Led by the United Nations, a group of organisations have come up with a framework to help millions of boys and girls who have already been affected by climate change.
The International Organization for Migration (IOM), the United Nations Children’s Fund (UNICEF), Georgetown University in Washington DC and the United Nations University in Tokyo, Japan have come together to help protect, include and empower children displaced as a result of climate change.
The set of guidelines is the first-ever global effort, which contains nine principles that discuss vulnerabilities of “boys and girls who have been uprooted, whether internally or across borders” due to the negative impact of climate change.
“The climate emergency has and will continue to have profound implications for human mobility. Its impacts will be most severe with particular segments of our communities such as children; we cannot endanger future generations,” said Antonio Vitorino, the IOM Director General.
“With these guiding principles we aim to ensure visibility to their needs and rights, both in policy debates and programming. Managing migration and addressing displacement of children in the context of climate change, environmental degradation and disasters is an immense challenge that we must address now.”
There are currently no migration policies related to children that take into account climate and environmental factors. On the other hand, most climate change policies overlook the needs of children.
The guiding principles, based on existing international law, as well as operational guidelines or frameworks that have been developed by a variety of stakeholders, are “intended to be used by local and national governments, international organisations and civil society groups working with children on the move in the context of climate change”.
Yet the principles, based primarily on the Convention on the Rights of the Child, do not alter or affect any existing legal frameworks.
The guidelines point out that climate change is “intersecting with existing environmental, social, political, economic and demographic conditions that are contributing to people’s decisions to move”.
The data suggests that in 2020 alone, nearly 10 million children were displaced “in the aftermath of weather-related shocks”. About one billion children – nearly half of the world’s 2.2 billion children – live in 33 countries that are threatened by the risk of climate change. That means millions more children could be forced to relocate in the near future.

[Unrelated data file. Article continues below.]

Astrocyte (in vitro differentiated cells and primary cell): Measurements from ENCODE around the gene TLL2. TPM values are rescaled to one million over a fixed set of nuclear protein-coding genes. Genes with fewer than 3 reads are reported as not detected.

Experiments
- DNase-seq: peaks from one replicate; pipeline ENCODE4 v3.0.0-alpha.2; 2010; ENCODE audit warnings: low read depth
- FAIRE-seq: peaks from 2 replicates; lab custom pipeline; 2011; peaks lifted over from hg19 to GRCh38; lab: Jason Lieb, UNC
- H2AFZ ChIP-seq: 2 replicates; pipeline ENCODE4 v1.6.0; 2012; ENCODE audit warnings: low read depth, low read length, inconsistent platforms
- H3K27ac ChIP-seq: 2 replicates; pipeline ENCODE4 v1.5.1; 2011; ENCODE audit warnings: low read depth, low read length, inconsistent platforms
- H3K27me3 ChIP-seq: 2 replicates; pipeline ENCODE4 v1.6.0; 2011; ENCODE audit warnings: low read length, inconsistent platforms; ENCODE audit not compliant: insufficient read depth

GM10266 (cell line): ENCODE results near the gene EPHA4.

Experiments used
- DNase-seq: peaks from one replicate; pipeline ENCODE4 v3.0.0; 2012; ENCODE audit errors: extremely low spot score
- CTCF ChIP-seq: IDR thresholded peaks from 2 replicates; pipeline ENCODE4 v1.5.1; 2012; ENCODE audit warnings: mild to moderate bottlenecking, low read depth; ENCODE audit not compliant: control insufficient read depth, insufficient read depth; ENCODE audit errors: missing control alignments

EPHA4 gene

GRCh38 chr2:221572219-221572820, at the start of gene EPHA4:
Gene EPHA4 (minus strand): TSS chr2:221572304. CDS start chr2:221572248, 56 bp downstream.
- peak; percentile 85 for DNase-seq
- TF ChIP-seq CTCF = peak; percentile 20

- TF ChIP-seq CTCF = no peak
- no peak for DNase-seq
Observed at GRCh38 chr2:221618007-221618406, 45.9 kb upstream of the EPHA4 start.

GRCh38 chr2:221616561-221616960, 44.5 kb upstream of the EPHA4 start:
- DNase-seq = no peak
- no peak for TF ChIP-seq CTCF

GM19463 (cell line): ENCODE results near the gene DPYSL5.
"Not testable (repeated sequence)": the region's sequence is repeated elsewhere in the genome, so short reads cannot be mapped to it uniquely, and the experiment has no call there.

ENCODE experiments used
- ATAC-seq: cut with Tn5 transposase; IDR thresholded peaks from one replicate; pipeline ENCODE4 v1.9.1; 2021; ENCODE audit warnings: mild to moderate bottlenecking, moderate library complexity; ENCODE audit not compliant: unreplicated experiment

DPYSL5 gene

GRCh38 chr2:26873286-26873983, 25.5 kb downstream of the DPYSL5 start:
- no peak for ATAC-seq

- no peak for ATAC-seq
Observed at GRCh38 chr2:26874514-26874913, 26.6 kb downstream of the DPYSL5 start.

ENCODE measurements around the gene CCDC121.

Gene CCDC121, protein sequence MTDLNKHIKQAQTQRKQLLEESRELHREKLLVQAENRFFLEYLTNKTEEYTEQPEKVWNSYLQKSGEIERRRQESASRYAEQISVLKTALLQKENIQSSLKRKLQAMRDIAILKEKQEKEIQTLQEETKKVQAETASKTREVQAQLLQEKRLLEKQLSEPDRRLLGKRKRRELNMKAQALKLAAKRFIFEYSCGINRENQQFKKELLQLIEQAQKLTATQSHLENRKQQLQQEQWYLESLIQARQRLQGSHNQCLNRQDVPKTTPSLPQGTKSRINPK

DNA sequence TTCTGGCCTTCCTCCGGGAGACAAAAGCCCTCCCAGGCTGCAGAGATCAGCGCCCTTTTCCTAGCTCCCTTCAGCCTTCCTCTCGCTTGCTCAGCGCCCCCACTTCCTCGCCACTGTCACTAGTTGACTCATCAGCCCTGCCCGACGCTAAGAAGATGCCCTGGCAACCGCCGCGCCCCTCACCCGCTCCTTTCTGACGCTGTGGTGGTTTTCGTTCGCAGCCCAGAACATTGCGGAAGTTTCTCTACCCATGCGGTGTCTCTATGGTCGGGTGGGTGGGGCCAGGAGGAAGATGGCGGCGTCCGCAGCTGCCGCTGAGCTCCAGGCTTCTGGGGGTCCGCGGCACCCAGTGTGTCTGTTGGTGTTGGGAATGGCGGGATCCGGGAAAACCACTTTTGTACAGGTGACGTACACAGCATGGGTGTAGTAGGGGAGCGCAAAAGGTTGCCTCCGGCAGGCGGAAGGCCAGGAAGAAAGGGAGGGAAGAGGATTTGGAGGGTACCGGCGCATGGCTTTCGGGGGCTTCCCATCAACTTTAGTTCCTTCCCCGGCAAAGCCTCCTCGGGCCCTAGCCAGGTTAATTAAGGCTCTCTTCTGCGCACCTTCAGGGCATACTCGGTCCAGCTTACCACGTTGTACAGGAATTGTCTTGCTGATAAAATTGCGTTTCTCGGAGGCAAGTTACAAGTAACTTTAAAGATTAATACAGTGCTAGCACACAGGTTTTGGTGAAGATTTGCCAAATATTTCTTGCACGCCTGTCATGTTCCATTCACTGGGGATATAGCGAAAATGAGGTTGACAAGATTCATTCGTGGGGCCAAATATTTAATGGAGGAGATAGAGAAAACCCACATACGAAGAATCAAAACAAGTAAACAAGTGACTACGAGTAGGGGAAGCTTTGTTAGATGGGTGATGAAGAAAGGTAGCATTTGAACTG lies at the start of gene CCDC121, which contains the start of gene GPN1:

“Every day, rising sea levels, hurricanes, wildfires, and failing crops are pushing more and more children and families from their homes,” said Catherine Russell, the UNICEF Executive Director.
“Displaced children are at greater risk of abuse, trafficking, and exploitation. They are more likely to lose access to education and healthcare. And they are frequently forced into early marriage and child labour.”
The guiding principles are meant to offer national and local governments, international organisations and non-governmental groups a base on which to build policies that protect children’s rights.
“While the new guidelines do not offer new legal obligations, they distill and leverage key principles that have already been affirmed in international law and adopted by governments around the world,” added Elizabeth Ferris, Director of Georgetown University’s Institute for the Study of International Migration.
“We urge all governments to review their policies in light of the guiding principles and take measures now that will ensure children on the move in the face of climate change are protected today and in the future.”
THUMBNAIL PHOTO: A young boy trudges through deep mud and river water on his way to school in Ethiopia. His village was flooded by heavy rains weeks ago. (IOM 2018/ Mohammed Muse)
HEADLINE PHOTO: A family from arrive in Bilwi in Nicaragua after being evacuated prior to the arrival of Hurricane Iota. (UNICEF/Inti Ocon/AFP-Services)